Uneeda bit of Myles

Car­bon­ear bass player gain­ing ‘mo­men­tum’ with St. John’s punk band

The Compass - - NEWS - BYMELISSA JENK­INS THE COM­PASS Melissa.jenk­ins@tc.tc

Myles Reichel of Car­bon­ear stops into his work at Von Stitch Stu­dios in Car­bon­ear on his day off.

The stu­dio, which has orange walls with ob­scure art­work lin­ing them, is a reg­u­lar haunt to the 27-year-old. He is ac­tively work­ing as an ap­pren­tice with mas­ter tat­too artist Danny Wil­liams, owner of “the shop.”

Reichel, who has more than a dozen tat­toos, is an artist. He mas­tered the skill of sketch­ing while still in high school de­vel­op­ing a comic book, and has com­pleted more than 50 tat­toos for cus­tomers to date.

He pulls up a black bar stool next to a dis­play case of body jew­elry and spac­ers and sits down. A smirk never leaves his face. It is ob­vi­ous he feels at home.

A lit­tle punk

Al­though cre­at­ing tat­toos is his day job, it’s the nightlife that has helped Reichel be­come a pop­u­lar artist.

As a bass player in the punk rock band Uneeda, Reichel has been a fre­quenter of Ge­orge Street bars in St. John’s, such as The Levee and CBTGs, both known for live per­for­mances of the un­der­ground mu­sic scene.

The band has also played the most sought af­ter stage on the street, The Rock House.

Reichel tells The Com­pass he has played the venue twice, once as a fi­nal­ist in the Bat­tle of the Bands 2013 in one of the big­gest lo­cal mu­sic events on Ge­orge Street. Uneeda won the event in 2012.

The four other mem­bers — Joe Dolomont, Alexis Hop­kins, Sean Whythicombe and TJ Dolomont, all from St. John’s — have been to­gether since 2007, but Reichel joined in 2010.

He was a late bloomer, he ex­plains, not­ing he only re­ceived his first bass in 2007, and only played one for the first time in 2003, when he en­tered his fi­nal year of high school.

He’s picked up on the in­stru­ment quickly, and laughs that he’s quite the tam­bourine player.

But his ex­pe­ri­ence is not a re­flec­tion of his tal­ent, which can be seen when he plays on stage with Uneeda.

Myles’ Style

Look­ing at Reichel, it would be easy to guess he marches to the beat of his own drum. His wild green hair, beard, ear pierc­ings and tat­toos may be the first thing about this Car­bon­ear res­i­dent that peo­ple no­tice.

He has his own style and isn’t in­flu­enced by trends. He dresses in what he refers to as, “Myles-style.”

“I guess I wear what I like, and I wear it how it makes me feel com­fort­able,” he told The Com­pass Jan. 21. “It de­pends on my mood, I like to dress brightly, but I like to dress in black too.”

When asked what type of per­sona he brings to the band, he gets se­ri­ous.

“I’m Bat­man,” he says, then laughs. kept get­ting big­ger.”

The video shoot had to be post­poned sev­eral times be­cause of the changes be­ing made and in or­der for the video’s pro­duc­tion crew to shoot Repub­lic in Septem­ber.

“They wanted us to be in­volved as much as pos­si­ble,” Reichel ex­plains.

The band is cur­rently work­ing on their first full-length al­bum, which is ex­pected to be re­leased some­time this year. Mem­bers are hop­ing to re­lease the video at that time.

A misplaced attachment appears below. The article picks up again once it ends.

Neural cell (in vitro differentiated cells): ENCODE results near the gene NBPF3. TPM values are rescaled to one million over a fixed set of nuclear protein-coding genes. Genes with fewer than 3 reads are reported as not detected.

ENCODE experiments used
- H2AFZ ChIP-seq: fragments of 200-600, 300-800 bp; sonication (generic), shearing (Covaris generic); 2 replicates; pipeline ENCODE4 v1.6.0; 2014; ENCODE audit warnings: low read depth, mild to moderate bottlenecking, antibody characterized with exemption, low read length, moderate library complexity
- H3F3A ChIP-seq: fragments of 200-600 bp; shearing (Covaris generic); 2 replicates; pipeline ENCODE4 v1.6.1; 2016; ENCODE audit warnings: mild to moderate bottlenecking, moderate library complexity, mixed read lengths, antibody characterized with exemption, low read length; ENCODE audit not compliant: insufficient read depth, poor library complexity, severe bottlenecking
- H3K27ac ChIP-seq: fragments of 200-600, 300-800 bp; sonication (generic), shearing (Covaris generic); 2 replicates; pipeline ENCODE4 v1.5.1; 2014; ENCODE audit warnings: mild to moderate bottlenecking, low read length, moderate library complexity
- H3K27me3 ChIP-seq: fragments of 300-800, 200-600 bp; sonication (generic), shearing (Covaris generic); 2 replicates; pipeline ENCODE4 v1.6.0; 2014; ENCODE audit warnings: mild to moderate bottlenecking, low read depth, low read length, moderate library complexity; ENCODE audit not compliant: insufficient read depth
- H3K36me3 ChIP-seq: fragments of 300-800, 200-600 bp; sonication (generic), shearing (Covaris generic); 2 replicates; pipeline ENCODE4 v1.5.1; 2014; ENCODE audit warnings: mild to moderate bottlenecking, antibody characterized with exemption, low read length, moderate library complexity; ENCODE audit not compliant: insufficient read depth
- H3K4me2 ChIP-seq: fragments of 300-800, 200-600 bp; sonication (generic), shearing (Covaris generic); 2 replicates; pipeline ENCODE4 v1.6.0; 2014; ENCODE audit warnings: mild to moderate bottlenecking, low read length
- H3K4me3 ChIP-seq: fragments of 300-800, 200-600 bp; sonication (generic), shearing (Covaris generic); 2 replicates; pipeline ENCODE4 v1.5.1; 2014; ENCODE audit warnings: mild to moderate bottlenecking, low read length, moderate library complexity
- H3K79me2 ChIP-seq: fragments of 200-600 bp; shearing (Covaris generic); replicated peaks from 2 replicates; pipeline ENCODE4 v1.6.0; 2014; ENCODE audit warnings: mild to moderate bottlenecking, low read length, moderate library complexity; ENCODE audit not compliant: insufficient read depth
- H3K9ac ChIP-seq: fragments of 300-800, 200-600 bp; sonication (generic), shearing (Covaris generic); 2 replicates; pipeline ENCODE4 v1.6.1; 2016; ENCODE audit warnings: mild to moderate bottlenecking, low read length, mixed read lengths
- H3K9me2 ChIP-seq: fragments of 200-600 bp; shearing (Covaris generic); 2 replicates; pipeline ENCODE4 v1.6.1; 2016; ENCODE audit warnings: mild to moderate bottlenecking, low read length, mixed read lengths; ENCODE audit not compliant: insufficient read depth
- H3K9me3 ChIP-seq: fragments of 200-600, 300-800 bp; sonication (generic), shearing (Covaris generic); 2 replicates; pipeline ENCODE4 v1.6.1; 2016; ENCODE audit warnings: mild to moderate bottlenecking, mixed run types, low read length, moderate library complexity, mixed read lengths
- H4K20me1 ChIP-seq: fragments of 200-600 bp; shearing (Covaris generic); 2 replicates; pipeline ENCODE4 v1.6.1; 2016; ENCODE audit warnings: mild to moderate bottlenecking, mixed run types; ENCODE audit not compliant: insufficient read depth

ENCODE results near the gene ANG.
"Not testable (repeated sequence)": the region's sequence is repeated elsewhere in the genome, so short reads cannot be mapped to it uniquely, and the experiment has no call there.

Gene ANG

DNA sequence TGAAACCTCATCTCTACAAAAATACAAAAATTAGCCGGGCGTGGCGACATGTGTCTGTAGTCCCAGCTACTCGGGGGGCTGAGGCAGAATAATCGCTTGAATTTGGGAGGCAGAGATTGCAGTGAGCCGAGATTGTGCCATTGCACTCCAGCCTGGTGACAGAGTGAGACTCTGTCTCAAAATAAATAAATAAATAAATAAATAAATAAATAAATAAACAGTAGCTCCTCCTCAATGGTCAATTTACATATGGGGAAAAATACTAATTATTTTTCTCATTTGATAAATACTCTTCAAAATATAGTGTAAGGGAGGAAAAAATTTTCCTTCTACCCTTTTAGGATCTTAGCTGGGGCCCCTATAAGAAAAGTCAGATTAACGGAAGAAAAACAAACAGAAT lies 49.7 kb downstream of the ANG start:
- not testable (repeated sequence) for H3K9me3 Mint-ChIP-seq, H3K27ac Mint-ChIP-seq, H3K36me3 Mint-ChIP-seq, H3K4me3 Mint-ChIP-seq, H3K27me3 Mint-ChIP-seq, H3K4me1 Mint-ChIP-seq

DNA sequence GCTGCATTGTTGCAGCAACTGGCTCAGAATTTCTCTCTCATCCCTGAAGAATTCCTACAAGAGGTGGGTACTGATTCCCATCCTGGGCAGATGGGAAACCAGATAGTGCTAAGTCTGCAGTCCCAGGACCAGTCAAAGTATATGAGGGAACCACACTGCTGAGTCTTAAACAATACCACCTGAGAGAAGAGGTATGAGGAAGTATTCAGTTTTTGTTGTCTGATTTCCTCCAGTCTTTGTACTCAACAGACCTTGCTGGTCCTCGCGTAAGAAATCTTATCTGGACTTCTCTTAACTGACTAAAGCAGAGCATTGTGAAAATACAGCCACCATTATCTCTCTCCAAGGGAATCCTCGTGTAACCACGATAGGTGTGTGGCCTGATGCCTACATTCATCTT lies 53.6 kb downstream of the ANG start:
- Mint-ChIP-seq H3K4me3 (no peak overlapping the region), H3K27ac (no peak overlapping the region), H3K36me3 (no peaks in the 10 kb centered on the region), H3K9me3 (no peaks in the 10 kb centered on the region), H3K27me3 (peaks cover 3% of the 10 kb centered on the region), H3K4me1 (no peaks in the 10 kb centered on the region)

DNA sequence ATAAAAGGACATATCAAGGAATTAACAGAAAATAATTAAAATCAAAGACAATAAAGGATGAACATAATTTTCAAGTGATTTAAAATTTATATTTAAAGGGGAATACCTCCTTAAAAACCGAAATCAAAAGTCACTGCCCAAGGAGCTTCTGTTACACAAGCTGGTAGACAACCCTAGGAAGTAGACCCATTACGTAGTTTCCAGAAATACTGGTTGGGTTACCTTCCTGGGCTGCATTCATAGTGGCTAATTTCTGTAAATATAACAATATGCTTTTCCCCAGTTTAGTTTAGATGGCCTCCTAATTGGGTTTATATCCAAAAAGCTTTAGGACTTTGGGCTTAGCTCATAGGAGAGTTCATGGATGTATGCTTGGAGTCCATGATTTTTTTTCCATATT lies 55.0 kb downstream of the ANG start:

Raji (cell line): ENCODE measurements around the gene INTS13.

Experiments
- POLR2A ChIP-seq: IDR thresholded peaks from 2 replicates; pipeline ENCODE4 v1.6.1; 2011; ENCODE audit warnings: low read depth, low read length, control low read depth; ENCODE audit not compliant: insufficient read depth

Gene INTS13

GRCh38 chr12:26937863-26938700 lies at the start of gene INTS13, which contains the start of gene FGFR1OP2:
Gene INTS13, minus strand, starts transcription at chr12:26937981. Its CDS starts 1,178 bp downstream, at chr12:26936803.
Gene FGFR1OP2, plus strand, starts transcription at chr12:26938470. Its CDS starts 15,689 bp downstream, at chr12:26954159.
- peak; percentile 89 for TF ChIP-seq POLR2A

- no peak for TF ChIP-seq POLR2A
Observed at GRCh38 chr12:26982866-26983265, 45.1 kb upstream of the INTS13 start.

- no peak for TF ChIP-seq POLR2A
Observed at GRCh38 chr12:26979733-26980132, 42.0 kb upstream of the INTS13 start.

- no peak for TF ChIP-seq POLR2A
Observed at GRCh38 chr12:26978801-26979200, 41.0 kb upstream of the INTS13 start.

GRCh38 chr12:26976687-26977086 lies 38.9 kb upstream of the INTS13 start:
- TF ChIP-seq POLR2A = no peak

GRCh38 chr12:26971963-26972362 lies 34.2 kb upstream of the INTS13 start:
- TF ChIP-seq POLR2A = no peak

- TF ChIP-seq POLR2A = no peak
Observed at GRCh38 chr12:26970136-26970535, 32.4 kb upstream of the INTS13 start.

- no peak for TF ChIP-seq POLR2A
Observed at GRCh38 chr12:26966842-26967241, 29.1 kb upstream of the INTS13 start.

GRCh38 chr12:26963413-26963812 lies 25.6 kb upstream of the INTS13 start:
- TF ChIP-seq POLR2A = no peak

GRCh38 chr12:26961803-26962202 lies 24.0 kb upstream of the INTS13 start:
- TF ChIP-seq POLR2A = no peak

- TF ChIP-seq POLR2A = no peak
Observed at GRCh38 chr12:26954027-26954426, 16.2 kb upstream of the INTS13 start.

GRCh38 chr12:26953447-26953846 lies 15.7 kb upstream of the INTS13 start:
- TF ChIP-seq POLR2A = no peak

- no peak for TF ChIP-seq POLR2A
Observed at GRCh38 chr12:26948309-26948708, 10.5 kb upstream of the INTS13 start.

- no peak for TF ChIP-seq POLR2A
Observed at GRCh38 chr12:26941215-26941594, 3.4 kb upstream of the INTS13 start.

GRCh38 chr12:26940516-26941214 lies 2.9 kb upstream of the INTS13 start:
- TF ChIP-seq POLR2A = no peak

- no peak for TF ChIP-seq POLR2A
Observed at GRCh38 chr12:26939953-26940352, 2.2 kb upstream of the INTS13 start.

Hype has been cre­ated across the coun­try for the re­lease of this video through a web­site called Re­verb­Na­tion, which hosts in­ter­na­tional in­de­pen­dent artists of all gen­res.

Uneeda is cur­rently ranked in the Top-10 for punk groups in Canada on the site, peak­ing at No. 3 last year, be­fore drop­ping down dras­ti­cally. They re­gained “mo­men­tum” with an­tic­i­pa­tion of the mu­sic video, and have sat com­fort­ably in the Top-10 since.

The band will be do­ing a fundraiser on Feb. 8 at Dis­tor­tion in St. John’s to help off­set the cost of mak­ing the mu­sic video.

Reichel is wear­ing gauge 00 Bat­man spac­ers and a bat­man belt buckle. He’s a big Bat­man fan.

“I guess I am seen as the clown (of the group),” he smirks.

Reichel has al­ways had a funny-guy per­son­al­ity, but dis­plays it proudly.

“That’s kind of the band’s mes­sage,” he con­tin­ues. “Be your­self, no mat­ter what.”

That is also the theme of the band’s first mu­sic video, which was recorded on Satur­day, Jan. 18.

Mu­sic video de­but

Sur­real. That is how Reichel de­scribed his time on set for the film­ing of the band’s de­but mu­sic video to orig­i­nal song “Mo­men­tum.”

With­out giv­ing too much away about the plot, he ex­plained a group of punk rock style peo­ple in­vade a fancy party. He be­lieves the metaphor of the video is be­ing your­self and not hav­ing to blend in.

The plan of a video was not ini­tially in the cards, un­til some­one from the crew of Repub­lic of Doyle, who was a mem­ber of the in­de­pen­dent com­pany Fi l igreen Pro­duc­tions, ap­proached the band af­ter a con­cert and of­fered to film it. Sev­eral pro­duc­tion mem­bers of Repub­lic are also with Fili­green.

The video was shot at the Ma­sonic Tem­ple in St. John’s with some 100 peo­ple on set from 7 a.m. to 10 p.m. at a cost of around $3,000. Ev­ery­one vol­un­teered.

“It started off a small pro­duc­tion of a cou­ple hun­dred (dol­lars),” Reichel says. “But the ideas

Photo by Karla Kenny

Uneeda has be­come a big name in the punk rock un­der­ground mu­sic scene in St. John’s over the past few years. Band mem­bers are, from left, bass player Myles Reichel, gui­tar player Joe Dolomont, vo­cal­ist Alexis Hop­kins, drum­mer Sean Whythicombe and gui­tarist TJ Dolomont.

Photo by Melissa Jenk­ins/The Com­pass

Myles Reichel is a bass player with the punk band Uneeda. He is seen here tat­too­ing his men­tor Danny Wil­liams from Von Stitch Stu­dios.

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